Third Round: We come now to the third round, since the Bucs traded away their second-rounder for Kellen Winslow. It hasn't caused them to miss out on many good players, though, as the second round wasn't filled with talent. The best player of the bunch may have been RB LeSean McCoy, or DT Sebastian Vollmer. The Bucs have ended up with a player selected in that range in the form of Alex Magee, though, who they traded for in 2010. In any case, in the third round of the 2009 draft the Bucs picked up DT Roy Miller. A solid contributor in 2009, Miller seemed to regress a little in 2010, getting pushed out of plays a little too easily. He won't ever make an impact as a pass rusher, but he's been a decent nose tackle against the run. This is a decent but not great result for the Bucs. If he can improve in 2011, though, this could turn out to be a good pick. Instead of Miller, the Bucs could've picked up WR Mike Wallace, a speedy wide receiver who would look good on the Bucs' roster now.
Fourth Round: In the fourth round, the Bucs selected DE Kyle Moore out of USC. A talented but underachieving player, who hasn't changed that profile in the NFL so far. He's played just 15 games in two season, starting 7. Moore is a decent player against the run, but he adds absolutely nothing as a pass rusher. Unless Kyle Moore steps it up, this is a waste of a pick. Instead of Kyle Moore the Bucs could've picked up, well, not a lot of players actually. D.J. Moore has been a decent nickel corner for the Bears, and could've helped the Bucs. WRs Louis Murphy, Johnny Knox or Austin Collie would've improved the Bucs' passing game, but overall not a lot of players from this draft have stepped up yet. That's hardly a surprise, since we're only 2 seasons removed from this draft anyway. That makes the evaluation harder than for previous drafts.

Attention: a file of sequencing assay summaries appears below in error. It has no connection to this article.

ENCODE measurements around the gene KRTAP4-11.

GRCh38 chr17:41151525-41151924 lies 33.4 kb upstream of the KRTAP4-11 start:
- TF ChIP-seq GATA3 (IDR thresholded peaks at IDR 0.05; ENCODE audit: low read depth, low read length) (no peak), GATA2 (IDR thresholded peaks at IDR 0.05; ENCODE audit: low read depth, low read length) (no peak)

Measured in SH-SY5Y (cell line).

Fifth Round: Here the Bucs selected OT Xavier Fulton. The offensive lineman missed the entire 2009 season with an injury, and was released before the 2010 season having made no contirbution to the team. A waste of a pick. The best player the Bucs could've selected with that pick is P Thomas Morstead, now with the Saints and a very solid player. He's also the one who handled the 2009 kickoffs for the Saints, and who kicked the crucial onside kick in Super Bowl XLIV. Other than that, not a lot of players have made much of an impact. Chris Clemons started most of the 2010 season at safety for the Dolphins, but I really don't know how well he did.
Seventh Round: Can it be? Is it....a very succesful seventh round? I can scarcely believe it. The Bucs selected CB E.J. Biggers and WR Sammie Stroughter here. Stroughter contributed as a decent slot receiver in 2009, although he declined in 2010, in part because of injuries. Still, getting any kind of contribution from a seventh-rounder was a nice change of pace. E.J. Biggers has been an even greater success, though, despite missing the 2009 season with injury. In 2010 Biggers was asked to step in as the nickel corner and occasional starter in place of a suspended and injured Aqib Talib. And he didn't disappoint in any way, grabbing an interception in his first game and generally playing well during the season. He got abused by Calvin Johnson, though, but that was his only bad game of the season.
With Josh Freeman, Roy Miller and E.J. Biggers alone the 2009 draft has to be considered a huge success. Even if Miller, Moore and Stroughter don't improve in the future, the presence of Freeman alone redeems this draft. The Morris/Dominik regime started out with a very succesful draft.